If applicant does not provide the required disclaimer, the USPTO may refuse to register the entire mark. SeeIn re Stereotaxis Inc., 429 F.3d 1039, 1040-41, 77 USPQ2d 1087, 1088-89 (Fed. Cir. 2005); TMEP §1213.01(b).
Applicant should submit a disclaimer in the following standardized format:
No claim is made to the exclusive right to use “NUTS” apart from the mark as shown."
I’ve gotten dozens of emails from trademark attorneys offering to help me respond to the denial of my trademark request. Is this a conspiracy amongst lawyers to gin up business?
Nuts Reduce Mortality From Lots of Different Diseases
The most recent examination of observational data performed a meta-analysis of 20 prospective studies of nut consumption and risk of cardiovascular disease, total cancer, and all-cause and cause-specific mortality in adult populations published up to July 19, 2016.
It found that for every 28 grams/day increase in nut intake, risk was reduced by:
29% for coronary heart disease
7% for stroke (not significant)
21% for cardiovascular disease
15% for cancer
22% for all-cause mortality
Surprisingly, death from diseases, other than heart disease or cancer, were also significantly reduced:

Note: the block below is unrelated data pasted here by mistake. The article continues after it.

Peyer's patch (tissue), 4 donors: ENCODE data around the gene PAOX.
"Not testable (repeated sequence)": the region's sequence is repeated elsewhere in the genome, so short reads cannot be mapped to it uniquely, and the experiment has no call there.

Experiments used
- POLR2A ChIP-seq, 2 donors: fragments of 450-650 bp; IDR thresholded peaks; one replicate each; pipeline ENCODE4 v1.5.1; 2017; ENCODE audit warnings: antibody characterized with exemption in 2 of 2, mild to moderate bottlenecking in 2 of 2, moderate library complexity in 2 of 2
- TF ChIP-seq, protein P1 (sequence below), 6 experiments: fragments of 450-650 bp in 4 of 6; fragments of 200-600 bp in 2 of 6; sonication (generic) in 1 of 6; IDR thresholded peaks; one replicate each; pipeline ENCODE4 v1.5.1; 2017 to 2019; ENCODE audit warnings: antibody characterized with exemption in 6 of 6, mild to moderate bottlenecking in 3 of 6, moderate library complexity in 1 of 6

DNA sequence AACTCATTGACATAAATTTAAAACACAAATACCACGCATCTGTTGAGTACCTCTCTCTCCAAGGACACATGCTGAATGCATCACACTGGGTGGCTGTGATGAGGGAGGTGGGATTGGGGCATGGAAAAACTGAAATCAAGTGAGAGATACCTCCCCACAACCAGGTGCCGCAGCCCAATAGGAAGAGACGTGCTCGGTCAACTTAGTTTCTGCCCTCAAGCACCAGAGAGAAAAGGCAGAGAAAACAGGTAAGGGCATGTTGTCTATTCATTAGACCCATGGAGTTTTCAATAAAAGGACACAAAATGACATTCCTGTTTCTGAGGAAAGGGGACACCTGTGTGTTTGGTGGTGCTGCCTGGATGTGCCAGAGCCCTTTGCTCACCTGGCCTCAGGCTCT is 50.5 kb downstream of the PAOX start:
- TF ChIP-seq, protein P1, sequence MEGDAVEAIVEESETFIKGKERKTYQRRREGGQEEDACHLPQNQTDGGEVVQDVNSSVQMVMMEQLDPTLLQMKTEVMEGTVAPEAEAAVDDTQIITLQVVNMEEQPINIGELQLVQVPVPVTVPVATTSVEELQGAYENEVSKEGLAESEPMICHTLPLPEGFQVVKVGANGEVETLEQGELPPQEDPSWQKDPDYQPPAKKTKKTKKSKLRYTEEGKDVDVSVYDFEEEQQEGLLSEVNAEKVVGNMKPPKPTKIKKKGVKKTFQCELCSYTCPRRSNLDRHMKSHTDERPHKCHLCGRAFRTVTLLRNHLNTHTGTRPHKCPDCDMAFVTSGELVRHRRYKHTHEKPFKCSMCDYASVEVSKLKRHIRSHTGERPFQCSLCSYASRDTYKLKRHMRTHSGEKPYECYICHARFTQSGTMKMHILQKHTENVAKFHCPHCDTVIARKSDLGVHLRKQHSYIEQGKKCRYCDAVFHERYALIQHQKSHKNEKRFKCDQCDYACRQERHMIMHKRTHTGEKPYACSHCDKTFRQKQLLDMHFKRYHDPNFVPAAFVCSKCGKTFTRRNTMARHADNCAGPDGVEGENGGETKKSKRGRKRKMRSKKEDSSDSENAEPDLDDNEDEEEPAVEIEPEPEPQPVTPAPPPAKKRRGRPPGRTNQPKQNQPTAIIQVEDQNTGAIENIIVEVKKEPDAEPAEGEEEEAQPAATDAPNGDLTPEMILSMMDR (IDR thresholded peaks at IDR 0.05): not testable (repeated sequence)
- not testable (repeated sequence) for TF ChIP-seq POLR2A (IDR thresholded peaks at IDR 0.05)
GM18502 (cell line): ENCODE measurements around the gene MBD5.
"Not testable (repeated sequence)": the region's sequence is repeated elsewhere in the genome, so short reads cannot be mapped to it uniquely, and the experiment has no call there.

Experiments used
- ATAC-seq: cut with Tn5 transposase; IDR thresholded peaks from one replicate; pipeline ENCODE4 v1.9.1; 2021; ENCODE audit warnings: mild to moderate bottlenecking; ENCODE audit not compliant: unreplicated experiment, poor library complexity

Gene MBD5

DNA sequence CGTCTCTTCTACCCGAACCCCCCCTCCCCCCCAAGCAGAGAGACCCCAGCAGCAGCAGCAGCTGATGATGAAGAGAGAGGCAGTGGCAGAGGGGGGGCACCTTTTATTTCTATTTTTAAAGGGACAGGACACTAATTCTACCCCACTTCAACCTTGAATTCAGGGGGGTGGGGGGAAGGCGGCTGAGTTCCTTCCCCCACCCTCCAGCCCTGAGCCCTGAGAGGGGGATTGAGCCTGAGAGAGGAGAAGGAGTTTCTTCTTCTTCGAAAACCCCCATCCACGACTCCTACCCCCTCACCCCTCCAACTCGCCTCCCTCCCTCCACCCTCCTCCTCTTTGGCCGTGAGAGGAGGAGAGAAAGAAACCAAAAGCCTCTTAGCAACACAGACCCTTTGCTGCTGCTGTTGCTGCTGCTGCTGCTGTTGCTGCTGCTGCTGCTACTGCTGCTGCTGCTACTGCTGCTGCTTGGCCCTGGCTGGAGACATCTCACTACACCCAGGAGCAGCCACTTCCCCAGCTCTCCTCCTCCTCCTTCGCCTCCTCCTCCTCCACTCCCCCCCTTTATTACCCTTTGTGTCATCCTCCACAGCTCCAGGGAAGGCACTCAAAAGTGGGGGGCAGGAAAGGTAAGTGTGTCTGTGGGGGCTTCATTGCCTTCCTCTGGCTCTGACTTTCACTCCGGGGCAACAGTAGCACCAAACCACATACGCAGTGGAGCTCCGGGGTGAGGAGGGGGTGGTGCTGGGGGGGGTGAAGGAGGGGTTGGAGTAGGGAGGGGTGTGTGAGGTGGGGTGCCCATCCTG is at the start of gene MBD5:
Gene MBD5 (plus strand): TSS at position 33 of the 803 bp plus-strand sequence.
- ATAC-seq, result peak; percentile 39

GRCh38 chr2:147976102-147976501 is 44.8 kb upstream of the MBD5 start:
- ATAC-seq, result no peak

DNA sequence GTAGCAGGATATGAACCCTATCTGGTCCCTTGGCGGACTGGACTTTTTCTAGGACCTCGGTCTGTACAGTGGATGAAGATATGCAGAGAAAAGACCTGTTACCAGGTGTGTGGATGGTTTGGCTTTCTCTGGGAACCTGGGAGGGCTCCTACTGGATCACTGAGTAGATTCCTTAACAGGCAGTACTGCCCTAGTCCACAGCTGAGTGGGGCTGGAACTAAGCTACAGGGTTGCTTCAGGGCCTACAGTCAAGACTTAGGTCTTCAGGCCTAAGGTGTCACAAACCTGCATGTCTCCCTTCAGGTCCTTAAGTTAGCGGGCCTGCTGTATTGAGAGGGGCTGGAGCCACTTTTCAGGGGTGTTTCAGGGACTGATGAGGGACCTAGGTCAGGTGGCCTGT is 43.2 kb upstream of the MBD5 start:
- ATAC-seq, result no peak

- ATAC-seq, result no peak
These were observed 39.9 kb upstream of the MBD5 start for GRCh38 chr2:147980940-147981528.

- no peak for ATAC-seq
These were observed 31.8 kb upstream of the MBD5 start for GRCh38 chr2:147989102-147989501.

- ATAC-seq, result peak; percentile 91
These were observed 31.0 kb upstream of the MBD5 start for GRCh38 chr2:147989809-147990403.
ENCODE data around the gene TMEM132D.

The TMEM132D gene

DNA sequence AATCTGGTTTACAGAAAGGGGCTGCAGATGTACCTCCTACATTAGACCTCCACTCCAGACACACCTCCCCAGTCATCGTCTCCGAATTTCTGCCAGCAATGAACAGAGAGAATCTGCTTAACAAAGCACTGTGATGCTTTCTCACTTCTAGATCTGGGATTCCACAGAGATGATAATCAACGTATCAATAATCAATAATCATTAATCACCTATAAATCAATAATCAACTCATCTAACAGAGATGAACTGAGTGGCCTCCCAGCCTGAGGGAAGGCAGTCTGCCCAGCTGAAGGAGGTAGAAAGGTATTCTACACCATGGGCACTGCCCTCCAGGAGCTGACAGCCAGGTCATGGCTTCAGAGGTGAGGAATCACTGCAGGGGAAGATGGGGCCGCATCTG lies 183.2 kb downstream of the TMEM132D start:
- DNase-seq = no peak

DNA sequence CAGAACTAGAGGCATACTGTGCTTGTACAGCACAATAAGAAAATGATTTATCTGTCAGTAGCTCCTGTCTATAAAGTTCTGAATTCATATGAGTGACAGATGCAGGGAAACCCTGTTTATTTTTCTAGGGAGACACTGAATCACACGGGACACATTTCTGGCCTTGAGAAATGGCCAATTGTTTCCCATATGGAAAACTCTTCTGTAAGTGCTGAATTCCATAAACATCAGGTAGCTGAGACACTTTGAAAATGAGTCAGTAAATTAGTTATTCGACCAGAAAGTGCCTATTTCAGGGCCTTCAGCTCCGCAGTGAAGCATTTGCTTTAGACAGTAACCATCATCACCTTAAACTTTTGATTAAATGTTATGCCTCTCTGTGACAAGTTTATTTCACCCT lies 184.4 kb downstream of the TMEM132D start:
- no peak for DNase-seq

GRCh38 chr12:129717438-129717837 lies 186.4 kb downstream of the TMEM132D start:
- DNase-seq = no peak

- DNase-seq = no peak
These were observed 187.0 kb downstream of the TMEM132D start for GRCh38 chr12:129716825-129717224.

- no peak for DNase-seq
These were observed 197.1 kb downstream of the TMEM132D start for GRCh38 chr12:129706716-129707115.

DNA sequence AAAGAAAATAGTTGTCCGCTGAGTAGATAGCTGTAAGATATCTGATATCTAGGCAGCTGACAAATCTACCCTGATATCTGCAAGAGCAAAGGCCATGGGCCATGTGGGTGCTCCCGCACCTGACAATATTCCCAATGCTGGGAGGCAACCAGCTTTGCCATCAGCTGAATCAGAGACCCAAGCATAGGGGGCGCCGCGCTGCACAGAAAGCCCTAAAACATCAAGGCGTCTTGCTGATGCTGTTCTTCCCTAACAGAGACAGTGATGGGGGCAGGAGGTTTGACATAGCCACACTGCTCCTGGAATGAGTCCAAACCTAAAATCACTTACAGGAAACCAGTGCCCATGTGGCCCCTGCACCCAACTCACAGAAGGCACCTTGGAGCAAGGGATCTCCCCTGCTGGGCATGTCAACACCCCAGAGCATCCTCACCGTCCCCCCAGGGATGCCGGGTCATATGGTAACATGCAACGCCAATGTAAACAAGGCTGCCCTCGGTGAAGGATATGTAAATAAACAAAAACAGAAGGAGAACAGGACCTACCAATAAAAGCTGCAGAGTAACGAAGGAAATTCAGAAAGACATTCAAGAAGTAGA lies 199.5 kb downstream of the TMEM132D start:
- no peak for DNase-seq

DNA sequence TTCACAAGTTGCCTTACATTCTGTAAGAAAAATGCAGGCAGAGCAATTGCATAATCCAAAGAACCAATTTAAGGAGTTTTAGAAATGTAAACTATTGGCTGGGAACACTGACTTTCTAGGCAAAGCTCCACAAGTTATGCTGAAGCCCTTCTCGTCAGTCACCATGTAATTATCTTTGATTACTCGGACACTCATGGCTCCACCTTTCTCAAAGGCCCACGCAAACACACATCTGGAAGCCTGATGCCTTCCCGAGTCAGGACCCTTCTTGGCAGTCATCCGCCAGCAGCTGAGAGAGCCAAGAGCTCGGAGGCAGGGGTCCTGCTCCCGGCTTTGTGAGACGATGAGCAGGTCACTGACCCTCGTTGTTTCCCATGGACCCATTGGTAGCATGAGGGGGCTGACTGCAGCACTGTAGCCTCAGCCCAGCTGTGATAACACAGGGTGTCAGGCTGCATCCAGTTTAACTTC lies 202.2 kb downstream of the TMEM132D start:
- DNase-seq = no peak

52% for respiratory disease
35% for neurodenerative disease
75% for infectious disease
74% for kidney disease
The authors concluded:
If the associations are causal, an estimated 4.4 million premature deaths in the America, Europe, Southeast Asia, and Western Pacific would be attributable to a nut intake below 20 grams per day in 2013.
If everybody consumed Dr. P’s Heart Nuts, we could save 4.4 million lives!
If you’re curious about why nuts are so healthy, check out this recent meta-analysis, a discussion of possible mechanisms of the health benefits of nuts complete with references:
Nuts are good sources of unsaturated fatty acids, protein, fiber, vitamin E, potassium, magnesium, and phytochemicals. Intervention studies have shown that nut consumption reduces total cholesterol, low-density lipoprotein cholesterol, and the ratio of low- to high-density lipoprotein cholesterol, and ratio of total to high-density lipoprotein cholesterol, apolipoprotein B, and triglyceride levels in a dose–response manner [4, 65]. In addition, studies have shown reduced endothelial dysfunction , lipid peroxidation , and insulin resistance [6, 66] with a higher intake of nuts. Oxidative damage and insulin resistance are important pathogenic drivers of cancer [67, 68] and a number of specific causes of death . Nuts and seeds and particularly walnuts, pecans, and sunflower seeds have a high antioxidant content , and could prevent cancer by reducing oxidative DNA damage , cell proliferation [71, 72], inflammation [73, 74], and circulating insulin-like growth factor 1 concentrations  and by inducing apoptosis , suppressing angiogenesis , and altering the gut microbiota . Although nuts are high in total fat, they have been associated with lower weight gain [78, 79, 80] and lower risk of overweight and obesity  in observational studies and some randomized controlled trials .